Why I Love My Job

I love my job, I really do. Sure I would rather not deal with the traffic, the blown tires, the bad coffee and the even worse accommodations. But I am realistic. Everybody has parts of their jobs that they don’t like – maybe the commute, maybe your annoying boss, maybe it’s your crappy desk chair. You just have to find a job where those parts are still better than even the pros for other jobs. There is a lot to like in trucking. I like not reporting to an office every day, doing the same tasks over and over. I don’t have to write memos or emails to a boss who doesn’t care what I think. I’m glad that I sit behind a wheel and not in front of a computer. While I am not entirely my own boss, I have a lot of personal freedom. If I feel like taking my lunch at 11, nobody stops me. If I want to get started a few hours early so that I can clock out a few hours early to catch a ballgame, I can do that. And, even better, nobody tells me how to dress!

First responders and the military get a lot of recognition, and it is well deserved. Teachers should receive more of an acknowledgment, because they certainly have earned that as well. But truckers don’t get a whole lot of recognition, and that is unfortunate. It’s not running into burning buildings or performing life-saving surgery, I know that. We deliver the parts to fix the engine of the fire truck that’s going to put out fires in your neighborhood. We’re the ones delivering critical drugs to the hospital so that lives can be saved. We are the ones who take the food our hard-working farmers grow and get it to the grocery store so you can buy it. And we’re the ones who help stores all around the world stock their shelves and deliver their orders. Most people don’t think about how the shelves at their local store get stocked or how the items they buy online on the other side of the country get to their homes.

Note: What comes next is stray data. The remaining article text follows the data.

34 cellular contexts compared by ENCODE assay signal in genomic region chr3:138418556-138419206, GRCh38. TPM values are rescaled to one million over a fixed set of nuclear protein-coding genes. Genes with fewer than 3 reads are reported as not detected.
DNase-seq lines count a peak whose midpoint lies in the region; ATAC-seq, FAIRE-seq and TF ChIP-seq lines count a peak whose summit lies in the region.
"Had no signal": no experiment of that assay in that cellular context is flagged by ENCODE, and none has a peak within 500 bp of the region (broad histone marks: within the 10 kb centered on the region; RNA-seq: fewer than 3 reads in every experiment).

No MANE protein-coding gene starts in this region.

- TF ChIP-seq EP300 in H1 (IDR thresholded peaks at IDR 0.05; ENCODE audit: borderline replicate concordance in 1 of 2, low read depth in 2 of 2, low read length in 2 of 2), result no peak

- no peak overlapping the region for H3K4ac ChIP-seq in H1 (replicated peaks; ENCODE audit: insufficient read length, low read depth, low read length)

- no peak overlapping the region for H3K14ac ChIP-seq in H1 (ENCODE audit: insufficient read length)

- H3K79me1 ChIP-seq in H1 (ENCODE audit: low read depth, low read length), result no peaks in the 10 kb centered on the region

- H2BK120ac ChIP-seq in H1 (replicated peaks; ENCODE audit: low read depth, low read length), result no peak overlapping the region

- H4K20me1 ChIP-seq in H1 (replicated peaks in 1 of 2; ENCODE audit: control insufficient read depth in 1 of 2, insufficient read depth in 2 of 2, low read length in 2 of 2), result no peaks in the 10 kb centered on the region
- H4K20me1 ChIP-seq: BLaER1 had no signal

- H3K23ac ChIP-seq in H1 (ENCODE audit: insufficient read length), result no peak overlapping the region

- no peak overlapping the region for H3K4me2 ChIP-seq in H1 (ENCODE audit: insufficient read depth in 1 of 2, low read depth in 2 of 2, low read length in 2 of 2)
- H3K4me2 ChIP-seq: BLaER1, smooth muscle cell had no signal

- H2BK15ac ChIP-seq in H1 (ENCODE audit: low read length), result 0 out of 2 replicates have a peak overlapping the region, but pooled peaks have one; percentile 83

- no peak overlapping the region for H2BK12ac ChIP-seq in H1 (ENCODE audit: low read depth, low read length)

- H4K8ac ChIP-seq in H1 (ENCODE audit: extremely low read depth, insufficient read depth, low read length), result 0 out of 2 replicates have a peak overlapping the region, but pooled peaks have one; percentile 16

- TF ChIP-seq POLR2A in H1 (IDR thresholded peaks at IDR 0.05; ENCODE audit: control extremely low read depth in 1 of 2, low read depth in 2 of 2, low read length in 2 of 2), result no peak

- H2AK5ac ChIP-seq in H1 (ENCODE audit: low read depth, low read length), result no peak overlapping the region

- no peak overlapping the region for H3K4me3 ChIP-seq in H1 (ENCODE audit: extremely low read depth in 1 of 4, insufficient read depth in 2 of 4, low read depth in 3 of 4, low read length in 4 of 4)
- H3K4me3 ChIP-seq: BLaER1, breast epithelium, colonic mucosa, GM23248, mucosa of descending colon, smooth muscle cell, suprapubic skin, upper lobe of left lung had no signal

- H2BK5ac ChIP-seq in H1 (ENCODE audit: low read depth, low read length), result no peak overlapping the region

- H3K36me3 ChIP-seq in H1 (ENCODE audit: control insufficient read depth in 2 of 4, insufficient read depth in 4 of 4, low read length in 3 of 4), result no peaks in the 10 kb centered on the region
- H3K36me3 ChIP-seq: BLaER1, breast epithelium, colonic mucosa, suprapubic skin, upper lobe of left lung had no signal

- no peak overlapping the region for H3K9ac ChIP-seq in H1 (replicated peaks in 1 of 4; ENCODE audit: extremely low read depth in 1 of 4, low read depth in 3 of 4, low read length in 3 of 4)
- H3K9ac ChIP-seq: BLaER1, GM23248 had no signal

To have all that responsibility, and to do it safely, is a real challenge. It’s a big job. It takes a toll on your relationships and your health. The longer you haul, the more hours you log, the bigger the cost to you personally (even if the paycheck is bigger). There are a lot of factors to weigh when you go into this job. But for me, it’s worth it. I’ve been all over the country and seen some amazing sights. I have stopped in big cities and little towns that might not even be on your map. People have to take vacations sometimes to go the places I get paid to go. I’ve met people that I would never have come in contact with otherwise and made friends with people from all walks of life. I get on the CB radio in my rig and am instantly part of a family.